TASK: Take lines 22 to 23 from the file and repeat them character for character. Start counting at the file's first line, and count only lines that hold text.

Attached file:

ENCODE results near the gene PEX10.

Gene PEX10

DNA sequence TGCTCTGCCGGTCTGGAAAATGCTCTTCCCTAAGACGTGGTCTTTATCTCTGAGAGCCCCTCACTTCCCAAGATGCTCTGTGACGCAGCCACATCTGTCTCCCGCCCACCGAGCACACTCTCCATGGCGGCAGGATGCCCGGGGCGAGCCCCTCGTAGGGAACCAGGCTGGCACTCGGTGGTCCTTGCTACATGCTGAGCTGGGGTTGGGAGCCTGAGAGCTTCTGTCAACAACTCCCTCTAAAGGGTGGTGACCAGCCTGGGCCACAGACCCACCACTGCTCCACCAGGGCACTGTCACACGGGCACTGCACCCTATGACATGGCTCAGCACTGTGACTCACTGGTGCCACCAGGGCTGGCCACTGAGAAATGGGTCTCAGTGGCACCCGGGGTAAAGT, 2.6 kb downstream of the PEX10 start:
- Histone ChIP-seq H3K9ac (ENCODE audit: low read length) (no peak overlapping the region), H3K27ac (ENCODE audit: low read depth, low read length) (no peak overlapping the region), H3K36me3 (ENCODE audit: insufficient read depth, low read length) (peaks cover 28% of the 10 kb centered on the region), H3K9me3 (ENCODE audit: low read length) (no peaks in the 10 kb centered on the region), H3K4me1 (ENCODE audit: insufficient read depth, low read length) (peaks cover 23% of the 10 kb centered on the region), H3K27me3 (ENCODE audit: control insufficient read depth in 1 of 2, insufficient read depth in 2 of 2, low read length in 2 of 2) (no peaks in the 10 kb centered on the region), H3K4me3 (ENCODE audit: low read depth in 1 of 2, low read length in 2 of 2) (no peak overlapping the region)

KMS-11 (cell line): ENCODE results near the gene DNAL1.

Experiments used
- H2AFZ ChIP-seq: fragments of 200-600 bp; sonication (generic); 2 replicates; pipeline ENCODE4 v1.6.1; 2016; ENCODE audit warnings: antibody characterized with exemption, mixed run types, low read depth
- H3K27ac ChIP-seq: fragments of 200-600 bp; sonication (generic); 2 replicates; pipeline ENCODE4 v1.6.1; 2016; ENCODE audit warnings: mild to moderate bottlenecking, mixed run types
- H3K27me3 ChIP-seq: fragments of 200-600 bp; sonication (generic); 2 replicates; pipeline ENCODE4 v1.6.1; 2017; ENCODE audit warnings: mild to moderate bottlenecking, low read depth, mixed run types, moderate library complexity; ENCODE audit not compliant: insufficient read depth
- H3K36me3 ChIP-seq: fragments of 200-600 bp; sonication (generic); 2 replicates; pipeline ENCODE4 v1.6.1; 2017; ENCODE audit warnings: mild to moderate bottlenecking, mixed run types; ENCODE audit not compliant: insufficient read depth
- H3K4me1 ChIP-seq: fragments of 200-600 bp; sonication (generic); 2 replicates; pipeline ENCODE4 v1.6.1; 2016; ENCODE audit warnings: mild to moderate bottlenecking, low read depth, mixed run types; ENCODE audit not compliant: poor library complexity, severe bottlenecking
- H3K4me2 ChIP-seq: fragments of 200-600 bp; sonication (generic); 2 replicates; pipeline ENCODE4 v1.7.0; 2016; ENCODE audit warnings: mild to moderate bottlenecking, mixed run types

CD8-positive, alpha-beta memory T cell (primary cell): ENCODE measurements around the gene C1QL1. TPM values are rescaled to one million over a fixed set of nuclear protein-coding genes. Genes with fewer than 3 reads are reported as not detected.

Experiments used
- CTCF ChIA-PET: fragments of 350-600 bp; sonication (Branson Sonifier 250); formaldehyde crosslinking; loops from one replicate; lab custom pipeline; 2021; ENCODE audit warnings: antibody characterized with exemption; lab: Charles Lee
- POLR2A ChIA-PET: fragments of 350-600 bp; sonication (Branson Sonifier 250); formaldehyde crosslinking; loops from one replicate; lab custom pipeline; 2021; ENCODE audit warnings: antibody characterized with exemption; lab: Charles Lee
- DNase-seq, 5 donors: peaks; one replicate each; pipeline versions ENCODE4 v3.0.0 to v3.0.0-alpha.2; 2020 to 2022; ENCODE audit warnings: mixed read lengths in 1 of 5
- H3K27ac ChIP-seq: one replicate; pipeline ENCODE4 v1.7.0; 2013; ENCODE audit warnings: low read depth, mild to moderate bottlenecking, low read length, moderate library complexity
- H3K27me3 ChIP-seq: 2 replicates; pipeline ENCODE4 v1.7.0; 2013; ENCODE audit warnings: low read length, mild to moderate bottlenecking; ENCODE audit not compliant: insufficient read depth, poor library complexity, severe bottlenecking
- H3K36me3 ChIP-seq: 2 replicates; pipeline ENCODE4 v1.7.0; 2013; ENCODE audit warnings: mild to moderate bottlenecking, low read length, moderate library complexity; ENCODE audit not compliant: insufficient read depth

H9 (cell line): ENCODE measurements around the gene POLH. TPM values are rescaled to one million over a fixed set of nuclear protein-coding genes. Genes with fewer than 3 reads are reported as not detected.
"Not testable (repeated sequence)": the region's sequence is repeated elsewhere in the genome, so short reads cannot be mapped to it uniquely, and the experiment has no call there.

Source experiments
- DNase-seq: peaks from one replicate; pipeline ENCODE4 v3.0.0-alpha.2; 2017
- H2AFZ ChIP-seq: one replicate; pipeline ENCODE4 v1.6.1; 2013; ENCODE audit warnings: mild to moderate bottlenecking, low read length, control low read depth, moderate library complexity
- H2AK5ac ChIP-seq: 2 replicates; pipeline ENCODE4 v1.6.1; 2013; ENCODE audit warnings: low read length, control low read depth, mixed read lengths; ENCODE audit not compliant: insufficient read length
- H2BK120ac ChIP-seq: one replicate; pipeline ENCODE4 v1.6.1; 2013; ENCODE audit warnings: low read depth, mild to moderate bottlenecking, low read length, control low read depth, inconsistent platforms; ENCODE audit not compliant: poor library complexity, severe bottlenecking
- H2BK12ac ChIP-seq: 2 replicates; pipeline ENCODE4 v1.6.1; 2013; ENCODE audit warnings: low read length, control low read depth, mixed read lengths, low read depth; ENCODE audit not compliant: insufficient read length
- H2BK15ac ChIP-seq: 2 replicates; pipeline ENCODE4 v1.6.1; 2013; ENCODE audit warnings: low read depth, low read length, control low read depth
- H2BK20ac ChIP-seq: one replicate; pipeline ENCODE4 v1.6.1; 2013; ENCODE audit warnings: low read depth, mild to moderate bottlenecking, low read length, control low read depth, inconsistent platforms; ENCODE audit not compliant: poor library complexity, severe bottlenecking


"Not testable (repeated sequence)": the region's sequence is repeated elsewhere in the genome, so short reads cannot be mapped to it uniquely, and the experiment has no call there.

Source experiments